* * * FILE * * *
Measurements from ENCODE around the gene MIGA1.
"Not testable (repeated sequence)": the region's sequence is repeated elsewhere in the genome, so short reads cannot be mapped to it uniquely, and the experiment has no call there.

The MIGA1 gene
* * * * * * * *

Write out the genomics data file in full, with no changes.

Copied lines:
Measurements from ENCODE around the gene MIGA1.
"Not testable (repeated sequence)": the region's sequence is repeated elsewhere in the genome, so short reads cannot be mapped to it uniquely, and the experiment has no call there.

The MIGA1 gene